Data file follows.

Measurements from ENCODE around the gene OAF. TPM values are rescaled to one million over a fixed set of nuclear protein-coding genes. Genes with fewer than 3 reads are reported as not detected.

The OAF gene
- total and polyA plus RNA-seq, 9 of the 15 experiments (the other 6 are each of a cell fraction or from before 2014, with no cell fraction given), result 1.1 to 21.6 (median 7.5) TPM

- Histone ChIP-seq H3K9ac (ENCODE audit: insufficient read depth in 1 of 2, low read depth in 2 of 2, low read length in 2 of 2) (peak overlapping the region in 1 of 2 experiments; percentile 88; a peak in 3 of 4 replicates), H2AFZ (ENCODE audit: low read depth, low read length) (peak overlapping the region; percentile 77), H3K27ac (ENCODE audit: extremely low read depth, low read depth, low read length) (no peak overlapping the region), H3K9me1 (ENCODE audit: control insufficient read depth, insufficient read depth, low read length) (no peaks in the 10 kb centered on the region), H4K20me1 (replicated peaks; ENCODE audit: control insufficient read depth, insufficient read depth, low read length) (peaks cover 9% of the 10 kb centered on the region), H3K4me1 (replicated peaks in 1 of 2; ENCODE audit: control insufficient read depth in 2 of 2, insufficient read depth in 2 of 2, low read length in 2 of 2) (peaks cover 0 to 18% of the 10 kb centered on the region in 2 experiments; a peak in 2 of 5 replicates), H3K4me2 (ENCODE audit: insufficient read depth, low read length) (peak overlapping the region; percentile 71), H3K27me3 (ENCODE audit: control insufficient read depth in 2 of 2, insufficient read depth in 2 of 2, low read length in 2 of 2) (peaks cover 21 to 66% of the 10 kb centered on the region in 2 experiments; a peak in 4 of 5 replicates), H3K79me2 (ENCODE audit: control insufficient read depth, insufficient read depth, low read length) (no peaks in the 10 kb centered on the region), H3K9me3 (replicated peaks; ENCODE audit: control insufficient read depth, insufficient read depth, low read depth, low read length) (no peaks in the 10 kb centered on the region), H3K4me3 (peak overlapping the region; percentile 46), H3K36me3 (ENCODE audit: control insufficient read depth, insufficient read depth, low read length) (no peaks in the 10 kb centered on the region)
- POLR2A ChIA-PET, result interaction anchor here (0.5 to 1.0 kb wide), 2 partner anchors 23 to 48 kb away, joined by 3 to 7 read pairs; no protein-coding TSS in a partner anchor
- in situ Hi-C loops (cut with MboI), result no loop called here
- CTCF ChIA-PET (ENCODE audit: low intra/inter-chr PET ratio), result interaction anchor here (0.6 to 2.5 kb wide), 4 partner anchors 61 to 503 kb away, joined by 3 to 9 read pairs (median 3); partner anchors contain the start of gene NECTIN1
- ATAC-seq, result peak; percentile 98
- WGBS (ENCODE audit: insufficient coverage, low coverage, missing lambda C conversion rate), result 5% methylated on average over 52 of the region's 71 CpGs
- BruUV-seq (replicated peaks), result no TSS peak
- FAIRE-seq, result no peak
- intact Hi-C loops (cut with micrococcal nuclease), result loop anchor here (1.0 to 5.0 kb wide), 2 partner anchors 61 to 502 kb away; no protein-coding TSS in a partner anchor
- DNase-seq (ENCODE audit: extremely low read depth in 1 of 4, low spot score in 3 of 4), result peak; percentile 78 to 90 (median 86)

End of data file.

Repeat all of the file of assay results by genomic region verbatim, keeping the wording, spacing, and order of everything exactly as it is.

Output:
Measurements from ENCODE around the gene OAF. TPM values are rescaled to one million over a fixed set of nuclear protein-coding genes. Genes with fewer than 3 reads are reported as not detected.

The OAF gene
- total and polyA plus RNA-seq, 9 of the 15 experiments (the other 6 are each of a cell fraction or from before 2014, with no cell fraction given), result 1.1 to 21.6 (median 7.5) TPM

- Histone ChIP-seq H3K9ac (ENCODE audit: insufficient read depth in 1 of 2, low read depth in 2 of 2, low read length in 2 of 2) (peak overlapping the region in 1 of 2 experiments; percentile 88; a peak in 3 of 4 replicates), H2AFZ (ENCODE audit: low read depth, low read length) (peak overlapping the region; percentile 77), H3K27ac (ENCODE audit: extremely low read depth, low read depth, low read length) (no peak overlapping the region), H3K9me1 (ENCODE audit: control insufficient read depth, insufficient read depth, low read length) (no peaks in the 10 kb centered on the region), H4K20me1 (replicated peaks; ENCODE audit: control insufficient read depth, insufficient read depth, low read length) (peaks cover 9% of the 10 kb centered on the region), H3K4me1 (replicated peaks in 1 of 2; ENCODE audit: control insufficient read depth in 2 of 2, insufficient read depth in 2 of 2, low read length in 2 of 2) (peaks cover 0 to 18% of the 10 kb centered on the region in 2 experiments; a peak in 2 of 5 replicates), H3K4me2 (ENCODE audit: insufficient read depth, low read length) (peak overlapping the region; percentile 71), H3K27me3 (ENCODE audit: control insufficient read depth in 2 of 2, insufficient read depth in 2 of 2, low read length in 2 of 2) (peaks cover 21 to 66% of the 10 kb centered on the region in 2 experiments; a peak in 4 of 5 replicates), H3K79me2 (ENCODE audit: control insufficient read depth, insufficient read depth, low read length) (no peaks in the 10 kb centered on the region), H3K9me3 (replicated peaks; ENCODE audit: control insufficient read depth, insufficient read depth, low read depth, low read length) (no peaks in the 10 kb centered on the region), H3K4me3 (peak overlapping the region; percentile 46), H3K36me3 (ENCODE audit: control insufficient read depth, insufficient read depth, low read length) (no peaks in the 10 kb centered on the region)
- POLR2A ChIA-PET, result interaction anchor here (0.5 to 1.0 kb wide), 2 partner anchors 23 to 48 kb away, joined by 3 to 7 read pairs; no protein-coding TSS in a partner anchor
- in situ Hi-C loops (cut with MboI), result no loop called here
- CTCF ChIA-PET (ENCODE audit: low intra/inter-chr PET ratio), result interaction anchor here (0.6 to 2.5 kb wide), 4 partner anchors 61 to 503 kb away, joined by 3 to 9 read pairs (median 3); partner anchors contain the start of gene NECTIN1
- ATAC-seq, result peak; percentile 98
- WGBS (ENCODE audit: insufficient coverage, low coverage, missing lambda C conversion rate), result 5% methylated on average over 52 of the region's 71 CpGs
- BruUV-seq (replicated peaks), result no TSS peak
- FAIRE-seq, result no peak
- intact Hi-C loops (cut with micrococcal nuclease), result loop anchor here (1.0 to 5.0 kb wide), 2 partner anchors 61 to 502 kb away; no protein-coding TSS in a partner anchor
- DNase-seq (ENCODE audit: extremely low read depth in 1 of 4, low spot score in 3 of 4), result peak; percentile 78 to 90 (median 86)